While a poor tech experience can make attendees quickly lose interest, a polished and flawless presentation can captivate your audience and keep them wanting more.
Be memorable for your polish and not your stumbles.
For instance, when speaker Ian Altman played an audio clip of a mock sales call while showing the call notes being typed, complete with typing sound effects, in his presentation at our Digital Sales & Marketing World keynote event, our audience was blown away.
They were far more engaged than they may have been if he just told the story without any audio or visual additions.
But, if this had been a clunky experience where Ian had struggled with the sound or screen sharing, the moment would have completely lost its magic. How smoothly he pulled this off played a huge part in the success of this presentation. He had clearly practiced this and was confident in delivering the message while running the presentation.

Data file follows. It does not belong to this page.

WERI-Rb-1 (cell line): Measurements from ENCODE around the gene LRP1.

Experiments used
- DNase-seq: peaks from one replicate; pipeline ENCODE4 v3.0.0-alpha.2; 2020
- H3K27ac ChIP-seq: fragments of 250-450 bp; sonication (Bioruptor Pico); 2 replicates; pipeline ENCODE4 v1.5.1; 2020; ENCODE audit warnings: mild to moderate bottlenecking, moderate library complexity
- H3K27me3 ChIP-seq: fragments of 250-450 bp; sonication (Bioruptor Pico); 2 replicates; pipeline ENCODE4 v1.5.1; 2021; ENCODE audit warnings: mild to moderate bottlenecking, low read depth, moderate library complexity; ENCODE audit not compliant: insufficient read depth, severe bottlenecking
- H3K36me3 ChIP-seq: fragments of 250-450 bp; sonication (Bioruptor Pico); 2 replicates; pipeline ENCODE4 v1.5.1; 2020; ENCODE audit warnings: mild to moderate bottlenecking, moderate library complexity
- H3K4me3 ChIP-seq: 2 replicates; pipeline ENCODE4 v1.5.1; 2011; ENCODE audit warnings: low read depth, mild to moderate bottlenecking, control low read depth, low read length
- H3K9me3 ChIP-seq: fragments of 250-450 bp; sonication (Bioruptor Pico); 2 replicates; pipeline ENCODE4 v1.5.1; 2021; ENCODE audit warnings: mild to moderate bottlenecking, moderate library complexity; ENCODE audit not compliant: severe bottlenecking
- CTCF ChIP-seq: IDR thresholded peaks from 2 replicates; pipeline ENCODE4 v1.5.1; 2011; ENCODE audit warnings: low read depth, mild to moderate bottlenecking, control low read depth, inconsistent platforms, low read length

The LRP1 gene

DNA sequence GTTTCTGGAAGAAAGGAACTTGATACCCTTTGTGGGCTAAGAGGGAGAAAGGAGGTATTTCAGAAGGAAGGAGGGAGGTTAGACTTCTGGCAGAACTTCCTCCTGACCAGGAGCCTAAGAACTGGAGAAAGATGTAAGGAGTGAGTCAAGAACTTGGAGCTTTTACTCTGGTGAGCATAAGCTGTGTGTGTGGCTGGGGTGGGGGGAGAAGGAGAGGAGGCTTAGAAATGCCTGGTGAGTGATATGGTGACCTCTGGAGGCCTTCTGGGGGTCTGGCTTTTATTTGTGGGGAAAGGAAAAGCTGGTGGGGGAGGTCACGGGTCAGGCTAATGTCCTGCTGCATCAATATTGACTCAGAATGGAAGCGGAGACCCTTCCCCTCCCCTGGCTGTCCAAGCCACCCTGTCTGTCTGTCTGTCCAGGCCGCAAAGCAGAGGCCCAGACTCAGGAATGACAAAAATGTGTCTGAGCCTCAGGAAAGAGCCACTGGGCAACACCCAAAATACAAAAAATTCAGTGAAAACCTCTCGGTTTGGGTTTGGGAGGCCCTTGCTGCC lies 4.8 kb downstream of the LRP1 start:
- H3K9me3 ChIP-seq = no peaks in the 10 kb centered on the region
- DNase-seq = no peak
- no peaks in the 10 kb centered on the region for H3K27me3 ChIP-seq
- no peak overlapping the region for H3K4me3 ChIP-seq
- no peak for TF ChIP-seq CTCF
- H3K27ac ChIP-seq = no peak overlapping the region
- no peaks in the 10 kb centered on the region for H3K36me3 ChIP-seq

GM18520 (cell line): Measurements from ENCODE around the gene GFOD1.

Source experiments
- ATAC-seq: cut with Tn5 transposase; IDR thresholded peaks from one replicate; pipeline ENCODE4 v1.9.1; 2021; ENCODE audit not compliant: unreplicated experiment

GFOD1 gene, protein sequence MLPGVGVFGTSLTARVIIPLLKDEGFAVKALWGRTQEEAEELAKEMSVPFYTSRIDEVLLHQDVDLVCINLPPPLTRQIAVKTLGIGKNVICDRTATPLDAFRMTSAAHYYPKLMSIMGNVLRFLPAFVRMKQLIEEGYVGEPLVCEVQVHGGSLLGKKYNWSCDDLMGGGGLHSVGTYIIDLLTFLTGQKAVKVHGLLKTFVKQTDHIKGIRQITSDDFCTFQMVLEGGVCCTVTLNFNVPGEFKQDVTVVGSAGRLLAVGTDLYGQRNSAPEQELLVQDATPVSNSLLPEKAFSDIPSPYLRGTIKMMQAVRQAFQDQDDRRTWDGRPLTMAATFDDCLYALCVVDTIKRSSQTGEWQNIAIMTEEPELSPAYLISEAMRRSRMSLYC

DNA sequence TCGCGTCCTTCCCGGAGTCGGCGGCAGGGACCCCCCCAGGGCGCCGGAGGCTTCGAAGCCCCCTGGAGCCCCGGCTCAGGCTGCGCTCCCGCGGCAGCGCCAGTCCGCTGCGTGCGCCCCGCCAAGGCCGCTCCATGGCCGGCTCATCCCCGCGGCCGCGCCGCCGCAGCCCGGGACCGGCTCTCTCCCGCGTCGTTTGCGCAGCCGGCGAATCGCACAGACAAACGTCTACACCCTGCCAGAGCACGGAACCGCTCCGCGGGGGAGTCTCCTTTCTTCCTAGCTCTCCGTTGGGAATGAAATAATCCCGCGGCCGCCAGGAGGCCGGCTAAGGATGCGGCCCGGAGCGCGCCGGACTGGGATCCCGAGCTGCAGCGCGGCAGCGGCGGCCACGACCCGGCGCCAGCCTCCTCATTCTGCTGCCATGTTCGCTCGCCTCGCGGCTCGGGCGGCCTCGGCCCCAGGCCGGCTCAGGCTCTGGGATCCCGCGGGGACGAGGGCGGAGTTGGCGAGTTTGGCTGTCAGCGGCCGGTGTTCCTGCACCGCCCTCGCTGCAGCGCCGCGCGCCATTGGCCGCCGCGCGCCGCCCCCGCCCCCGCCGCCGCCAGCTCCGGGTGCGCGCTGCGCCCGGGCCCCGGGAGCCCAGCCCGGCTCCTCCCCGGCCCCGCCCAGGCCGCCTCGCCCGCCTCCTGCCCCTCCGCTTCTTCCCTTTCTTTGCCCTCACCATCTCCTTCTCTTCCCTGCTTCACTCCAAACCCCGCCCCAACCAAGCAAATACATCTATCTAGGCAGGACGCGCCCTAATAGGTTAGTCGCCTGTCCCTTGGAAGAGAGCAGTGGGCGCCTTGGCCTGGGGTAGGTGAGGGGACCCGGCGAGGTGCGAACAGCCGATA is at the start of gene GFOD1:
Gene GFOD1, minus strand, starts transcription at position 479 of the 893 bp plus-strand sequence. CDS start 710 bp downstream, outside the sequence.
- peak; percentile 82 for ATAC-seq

He didn’t just get to know his tech - he leveled up his presentation by pushing the boundaries of what live streaming tech can do.
If you have slides and plan to share your screen, you may want to use a clicker. This can be incredibly helpful when you want to stand farther away from your camera.
5. Optimize your slide content and layout
When designing your presentation slides, they’ll probably be larger to you than they’ll eventually be to your audience. Make sure you design them with large text and simple bullet points, much like you would if you were presenting at an in-person event.
If an event gives you a template to use you should follow their guidelines but if your text feels small, you can ask them for a screenshot of what the final presentation will look like in the platform.